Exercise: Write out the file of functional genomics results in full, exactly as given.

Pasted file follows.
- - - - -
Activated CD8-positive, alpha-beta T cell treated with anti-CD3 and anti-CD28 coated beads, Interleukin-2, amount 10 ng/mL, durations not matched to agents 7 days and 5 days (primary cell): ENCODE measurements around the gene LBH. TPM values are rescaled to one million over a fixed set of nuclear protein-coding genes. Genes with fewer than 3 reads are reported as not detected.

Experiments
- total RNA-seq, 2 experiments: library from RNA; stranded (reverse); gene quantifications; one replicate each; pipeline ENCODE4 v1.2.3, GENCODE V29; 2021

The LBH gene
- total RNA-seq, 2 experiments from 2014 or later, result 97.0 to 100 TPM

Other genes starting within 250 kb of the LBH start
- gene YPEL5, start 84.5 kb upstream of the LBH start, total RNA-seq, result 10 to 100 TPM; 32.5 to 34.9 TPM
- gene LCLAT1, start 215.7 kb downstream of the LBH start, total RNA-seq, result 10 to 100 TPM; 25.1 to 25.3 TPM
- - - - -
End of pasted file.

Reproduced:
Activated CD8-positive, alpha-beta T cell treated with anti-CD3 and anti-CD28 coated beads, Interleukin-2, amount 10 ng/mL, durations not matched to agents 7 days and 5 days (primary cell): ENCODE measurements around the gene LBH. TPM values are rescaled to one million over a fixed set of nuclear protein-coding genes. Genes with fewer than 3 reads are reported as not detected.

Experiments
- total RNA-seq, 2 experiments: library from RNA; stranded (reverse); gene quantifications; one replicate each; pipeline ENCODE4 v1.2.3, GENCODE V29; 2021

The LBH gene
- total RNA-seq, 2 experiments from 2014 or later, result 97.0 to 100 TPM

Other genes starting within 250 kb of the LBH start
- gene YPEL5, start 84.5 kb upstream of the LBH start, total RNA-seq, result 10 to 100 TPM; 32.5 to 34.9 TPM
- gene LCLAT1, start 215.7 kb downstream of the LBH start, total RNA-seq, result 10 to 100 TPM; 25.1 to 25.3 TPM